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updated: 6/9/2012 12:48 AM

Soriano connects twice, but it's not enough

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  • The Cubs' Alfonso Soriano rounds the bases Friday on his solo home run off Minnesota Twins pitcher P.J. Walters during the first inning in Minneapolis.

    The Cubs' Alfonso Soriano rounds the bases Friday on his solo home run off Minnesota Twins pitcher P.J. Walters during the first inning in Minneapolis.
    associated press


So who needs Anthony Rizzo when you have Alfonso Soriano?

That's what the Cubs apparently felt as they opened a weekend interleague series at Target Field against the Minnesota Twins.

A few weeks back, the talk had been that the Cubs would call up Rizzo, their first-base phenom, for games in American League Parks and use him or somebody else as the designated hitter.

They decided against that and went with "somebody else" against the Twins. That somebody else, Soriano, hit a pair of monster home runs as the Cubs fell 8-7 to the Twins in 10 innings on an RBI single by Josh Willingham. The Cubs are 1-7 on the current 10-game road trip as they fell to 20 games under .500 (19-39) for the season.

As has been their stated position for months, the Cubs would like to give Rizzo as much time as possible at Class AAA Iowa, not to mention not wanting to accelerate his major-league service-time clock.

So Soriano it is.

"Yeah, and we thought better of it, and obviously we didn't do it," manager Dale Sveum told reporters about the Rizzo situation. "And there are no plans to do it against the White Sox either."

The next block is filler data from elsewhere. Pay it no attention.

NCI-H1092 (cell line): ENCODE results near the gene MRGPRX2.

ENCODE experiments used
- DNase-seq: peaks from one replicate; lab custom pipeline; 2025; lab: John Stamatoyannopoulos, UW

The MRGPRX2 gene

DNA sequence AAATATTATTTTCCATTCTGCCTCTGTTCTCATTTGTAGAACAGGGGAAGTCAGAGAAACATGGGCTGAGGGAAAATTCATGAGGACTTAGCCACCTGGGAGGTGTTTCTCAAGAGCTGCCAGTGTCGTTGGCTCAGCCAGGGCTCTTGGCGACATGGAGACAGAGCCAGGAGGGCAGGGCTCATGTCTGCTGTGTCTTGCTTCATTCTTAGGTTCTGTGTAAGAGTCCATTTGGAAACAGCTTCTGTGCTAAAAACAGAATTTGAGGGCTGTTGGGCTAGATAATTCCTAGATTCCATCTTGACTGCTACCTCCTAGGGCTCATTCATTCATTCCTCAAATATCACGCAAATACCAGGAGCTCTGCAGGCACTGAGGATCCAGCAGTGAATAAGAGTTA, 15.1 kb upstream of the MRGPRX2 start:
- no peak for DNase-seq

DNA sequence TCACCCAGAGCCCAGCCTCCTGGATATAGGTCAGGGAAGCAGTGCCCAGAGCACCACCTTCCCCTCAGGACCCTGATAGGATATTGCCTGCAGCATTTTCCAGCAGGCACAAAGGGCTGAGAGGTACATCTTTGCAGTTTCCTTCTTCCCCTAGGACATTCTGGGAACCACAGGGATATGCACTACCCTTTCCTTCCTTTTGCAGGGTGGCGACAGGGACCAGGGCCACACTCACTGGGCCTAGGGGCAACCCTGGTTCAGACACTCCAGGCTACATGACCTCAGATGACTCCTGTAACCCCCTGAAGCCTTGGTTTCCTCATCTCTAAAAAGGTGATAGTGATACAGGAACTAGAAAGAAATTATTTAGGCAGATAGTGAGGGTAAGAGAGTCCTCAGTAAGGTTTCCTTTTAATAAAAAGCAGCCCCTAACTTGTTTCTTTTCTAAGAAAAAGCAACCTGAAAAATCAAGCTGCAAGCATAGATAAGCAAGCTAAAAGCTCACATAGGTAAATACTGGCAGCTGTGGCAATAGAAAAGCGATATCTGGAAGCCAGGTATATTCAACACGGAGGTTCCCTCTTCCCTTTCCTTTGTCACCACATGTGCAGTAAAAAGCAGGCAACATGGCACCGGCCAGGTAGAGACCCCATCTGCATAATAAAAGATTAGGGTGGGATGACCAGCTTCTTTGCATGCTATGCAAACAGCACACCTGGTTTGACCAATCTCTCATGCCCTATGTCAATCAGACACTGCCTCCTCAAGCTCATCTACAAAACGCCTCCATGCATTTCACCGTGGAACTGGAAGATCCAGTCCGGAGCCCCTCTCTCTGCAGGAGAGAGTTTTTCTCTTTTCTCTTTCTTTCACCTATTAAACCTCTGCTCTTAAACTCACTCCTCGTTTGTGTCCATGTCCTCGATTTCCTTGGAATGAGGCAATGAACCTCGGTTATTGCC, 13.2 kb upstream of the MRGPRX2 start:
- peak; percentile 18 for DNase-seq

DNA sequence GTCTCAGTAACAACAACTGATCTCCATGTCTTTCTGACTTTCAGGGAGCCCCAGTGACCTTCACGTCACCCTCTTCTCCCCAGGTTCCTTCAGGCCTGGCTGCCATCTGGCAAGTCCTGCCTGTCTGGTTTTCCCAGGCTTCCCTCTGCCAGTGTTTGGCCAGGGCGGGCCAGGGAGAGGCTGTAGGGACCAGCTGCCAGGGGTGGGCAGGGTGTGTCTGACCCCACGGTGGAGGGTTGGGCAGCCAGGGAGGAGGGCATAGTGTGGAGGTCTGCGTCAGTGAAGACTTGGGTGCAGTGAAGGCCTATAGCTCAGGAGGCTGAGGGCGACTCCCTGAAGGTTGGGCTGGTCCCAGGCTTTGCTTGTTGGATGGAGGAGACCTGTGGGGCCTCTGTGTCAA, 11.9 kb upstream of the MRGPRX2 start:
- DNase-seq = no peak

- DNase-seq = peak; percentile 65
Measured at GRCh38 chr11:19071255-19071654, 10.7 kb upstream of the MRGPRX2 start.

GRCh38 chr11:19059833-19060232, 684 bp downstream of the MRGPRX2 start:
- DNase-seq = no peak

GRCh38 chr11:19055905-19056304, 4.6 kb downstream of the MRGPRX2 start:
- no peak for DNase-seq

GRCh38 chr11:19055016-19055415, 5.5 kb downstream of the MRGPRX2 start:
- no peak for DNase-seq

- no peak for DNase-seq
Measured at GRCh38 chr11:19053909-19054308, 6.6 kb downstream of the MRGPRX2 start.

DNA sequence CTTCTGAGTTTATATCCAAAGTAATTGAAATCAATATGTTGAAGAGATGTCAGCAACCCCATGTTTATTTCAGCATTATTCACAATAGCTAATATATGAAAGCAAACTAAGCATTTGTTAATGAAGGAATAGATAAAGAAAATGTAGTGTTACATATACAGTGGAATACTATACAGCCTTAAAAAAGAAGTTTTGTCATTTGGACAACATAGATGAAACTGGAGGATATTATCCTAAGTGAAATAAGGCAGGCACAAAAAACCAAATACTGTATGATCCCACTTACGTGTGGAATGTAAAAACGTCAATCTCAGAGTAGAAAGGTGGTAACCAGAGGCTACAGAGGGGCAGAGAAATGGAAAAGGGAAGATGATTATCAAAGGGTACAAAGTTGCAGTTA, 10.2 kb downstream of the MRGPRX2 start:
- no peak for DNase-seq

The Cubs began a stretch of 12 straight interleague games Friday, but they'll need a DH only in Minneapolis and at the White Sox (June 18-20).

Rizzo entered Friday with a hitting line of .365/.428/.720 with 18 homers and 49 RBI at Iowa. Sveum talked a couple weeks ago of bringing him up.

"It's serious talk," Sveum added. "It's just more of 'When is that day going to happen? When is the right time?' You don't sit down and say 'Should we do it tomorrow?' We haven't done anything like that."

Until then, they'll go with Soriano, who has hit 11 home runs, all since May 15.

He connected in the first inning on a solo homer to straightaway center field to give the Cubs a 2-0 lead. The homer was estimated to have traveled 431 feet. In the eighth inning, he gave the Cubs a 7-6 lead with a 2-run blast to the third deck in left field. The homer was the 351st of Soriano's career.

The DH role seems to agree with him even though Soriano hates coming out of the lineup as a position player.

"I love to play," he told the media. "(The DH) is a part-time job. "I have to put in my mind that I'm playing, but I'm sitting on the bench."

In addition, Soriano has been bothered by a sore left knee, which has limited his mobility in the field even though he has worked hard on his defense and has played the field better than in recent years.

"I'm not happy just because I hit a homer," Soriano said. "That's not enough for me. I felt happier in April when we played good and got some wins. Now I hit a homer and we didn't get a win. I just don't think about me. We have 25 players here, and I just think about my team."

On the mound, the Cubs got 5 innings of 6 hit, 3-run ball from lefty Travis Wood, who was in line for a victory. But reliever Randy Wells gave up a pair of runs in the sixth. The game-winner in the 10th came off Shawn Camp.

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